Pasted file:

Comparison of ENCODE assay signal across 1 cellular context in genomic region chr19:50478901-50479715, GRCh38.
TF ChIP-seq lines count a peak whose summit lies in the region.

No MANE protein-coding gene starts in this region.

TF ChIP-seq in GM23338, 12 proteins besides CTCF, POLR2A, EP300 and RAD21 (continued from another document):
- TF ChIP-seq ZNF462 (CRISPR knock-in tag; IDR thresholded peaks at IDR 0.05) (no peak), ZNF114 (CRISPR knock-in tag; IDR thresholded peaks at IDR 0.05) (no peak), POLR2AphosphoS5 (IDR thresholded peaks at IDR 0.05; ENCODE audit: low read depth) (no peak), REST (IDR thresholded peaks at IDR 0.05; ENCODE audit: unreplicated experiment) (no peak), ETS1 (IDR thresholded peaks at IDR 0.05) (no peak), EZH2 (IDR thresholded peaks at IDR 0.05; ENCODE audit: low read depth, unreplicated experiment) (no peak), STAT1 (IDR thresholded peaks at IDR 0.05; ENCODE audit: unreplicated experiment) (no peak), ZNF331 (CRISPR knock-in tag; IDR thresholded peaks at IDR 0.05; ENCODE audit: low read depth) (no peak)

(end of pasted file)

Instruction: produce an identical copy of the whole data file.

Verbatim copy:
Comparison of ENCODE assay signal across 1 cellular context in genomic region chr19:50478901-50479715, GRCh38.
TF ChIP-seq lines count a peak whose summit lies in the region.

No MANE protein-coding gene starts in this region.

TF ChIP-seq in GM23338, 12 proteins besides CTCF, POLR2A, EP300 and RAD21 (continued from another document):
- TF ChIP-seq ZNF462 (CRISPR knock-in tag; IDR thresholded peaks at IDR 0.05) (no peak), ZNF114 (CRISPR knock-in tag; IDR thresholded peaks at IDR 0.05) (no peak), POLR2AphosphoS5 (IDR thresholded peaks at IDR 0.05; ENCODE audit: low read depth) (no peak), REST (IDR thresholded peaks at IDR 0.05; ENCODE audit: unreplicated experiment) (no peak), ETS1 (IDR thresholded peaks at IDR 0.05) (no peak), EZH2 (IDR thresholded peaks at IDR 0.05; ENCODE audit: low read depth, unreplicated experiment) (no peak), STAT1 (IDR thresholded peaks at IDR 0.05; ENCODE audit: unreplicated experiment) (no peak), ZNF331 (CRISPR knock-in tag; IDR thresholded peaks at IDR 0.05; ENCODE audit: low read depth) (no peak)